Exodus was still in the UK chart when its follow-up Kaya was released on 23 March, 1978. This was a testament not only to Bob Marley’s phenomenal popularity at this point but also to the man’s impressive work ethic and his ability to shrug off a worsening health problem.
The toe injury which had forced Marley to cancel two shows at the end of the Exodus tour in May 1977 was diagnosed as Acral Melanoma, a malignant skin cancer. Doctors in both London and Miami advised him to have his big toe amputated to prevent the cancer spreading, but Marley was reluctant to undergo an operation that, contrary to the principle of Rastafarianism, entailed “cutting the flesh”. Eventually, in July 1977, he underwent a complicated medical procedure in Miami, had the cancerous tissue on the toe removed, and the affected area covered with a skin graft taken from his thigh. While the recommended amputation may have saved his life, this compromise measure would prove sadly ineffective in halting the progress of the disease in the long term.
On 22 April 1978, a month before the start of the Kaya world tour, Marley and the Wailers pulled off a gig of unique historical and political resonance when they headlined the One Love Peace Concert at the National Stadium in Kingston. The show marked the first time that Marley set foot in Jamaica since the Wailers’ performance at the Smile Jamaica concert, two days after he had narrowly escaped being shot dead in December 1976. The band’s return to its homeland was hardly any less stressful, since the concert had been organised, in large part, to defuse a bitter political battle between the People’s National Party led by Michael Manley and the Jamaican Labour Party led by Edward Seaga, which had spilled out of the legislative assembly and on to the streets.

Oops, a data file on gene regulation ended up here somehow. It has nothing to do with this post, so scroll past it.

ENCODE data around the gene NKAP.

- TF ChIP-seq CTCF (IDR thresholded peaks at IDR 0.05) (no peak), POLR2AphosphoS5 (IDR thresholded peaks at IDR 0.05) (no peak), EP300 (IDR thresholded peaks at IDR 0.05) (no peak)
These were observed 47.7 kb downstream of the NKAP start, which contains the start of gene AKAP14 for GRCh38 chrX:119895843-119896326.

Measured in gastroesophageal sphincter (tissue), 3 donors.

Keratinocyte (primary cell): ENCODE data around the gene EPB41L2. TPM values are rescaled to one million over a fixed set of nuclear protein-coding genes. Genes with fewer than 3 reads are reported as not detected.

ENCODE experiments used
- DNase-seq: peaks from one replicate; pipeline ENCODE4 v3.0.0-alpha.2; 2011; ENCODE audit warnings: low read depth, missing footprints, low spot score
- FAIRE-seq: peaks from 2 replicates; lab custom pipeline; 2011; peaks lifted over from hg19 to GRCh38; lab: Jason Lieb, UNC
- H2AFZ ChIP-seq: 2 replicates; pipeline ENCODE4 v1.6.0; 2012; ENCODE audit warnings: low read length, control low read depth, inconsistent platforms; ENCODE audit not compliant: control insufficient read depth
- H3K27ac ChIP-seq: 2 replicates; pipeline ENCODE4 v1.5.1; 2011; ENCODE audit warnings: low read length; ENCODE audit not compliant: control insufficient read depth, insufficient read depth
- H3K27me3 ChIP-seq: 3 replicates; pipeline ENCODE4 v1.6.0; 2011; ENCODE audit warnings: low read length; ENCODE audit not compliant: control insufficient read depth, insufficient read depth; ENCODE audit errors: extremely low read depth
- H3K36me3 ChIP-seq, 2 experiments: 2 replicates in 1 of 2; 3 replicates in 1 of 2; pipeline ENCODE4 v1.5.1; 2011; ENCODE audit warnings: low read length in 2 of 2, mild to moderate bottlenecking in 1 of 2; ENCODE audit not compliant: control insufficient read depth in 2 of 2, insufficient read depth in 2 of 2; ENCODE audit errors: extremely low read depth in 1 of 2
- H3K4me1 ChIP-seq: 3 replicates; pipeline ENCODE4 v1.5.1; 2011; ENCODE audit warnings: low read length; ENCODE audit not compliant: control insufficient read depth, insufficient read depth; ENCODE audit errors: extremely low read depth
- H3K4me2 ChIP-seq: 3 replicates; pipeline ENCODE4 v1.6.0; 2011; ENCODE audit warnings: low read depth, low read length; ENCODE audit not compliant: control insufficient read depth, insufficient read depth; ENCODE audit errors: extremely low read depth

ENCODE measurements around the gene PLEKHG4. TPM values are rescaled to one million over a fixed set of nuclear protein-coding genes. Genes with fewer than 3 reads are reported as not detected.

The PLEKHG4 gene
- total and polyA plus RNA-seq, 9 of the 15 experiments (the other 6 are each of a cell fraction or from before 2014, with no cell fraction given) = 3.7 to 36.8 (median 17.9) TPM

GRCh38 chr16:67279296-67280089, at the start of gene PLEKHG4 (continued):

Six months before Bob Marley and the Wailers released their ninth studio album Exodus, Marley almost lost his life.
On December 3, 1976, two assassins tore into the band’s rehearsal space in Kingston, Jamaica and opened fire with four automatic weapons. Everybody in the room threw themselves to the floor or hid in the bathroom.
Marley was almost shot in the chest, but Don Taylor pushed him to the floor, and the bullet lodged itself in his arm. It would remain there until his death, as doctors said removing it could cause nerve damage in his fingers.
The telephone was patented this week in 1876 by none other than Canadian innovator Alexander Graham Bell.
Thanks to this nifty little invention, music fans have been able to do so much more. Things like calling our loved ones about new records being released, order concert tickets remotely, and even take our music on-the-go with us… it’s been an incredible 141 years since!
Bell’s contribution to society has also affected the way musicians write songs: once distant lovers can now be reached on a whim (or they can ignore voicemails much easier…)
Even as phones have become smaller, more portable, and closer to our hip than ever, it still continues to be a focal point in many lyrics.
Phones have inspired many countless hits, and we’re counting down our Top 20 landline anthems!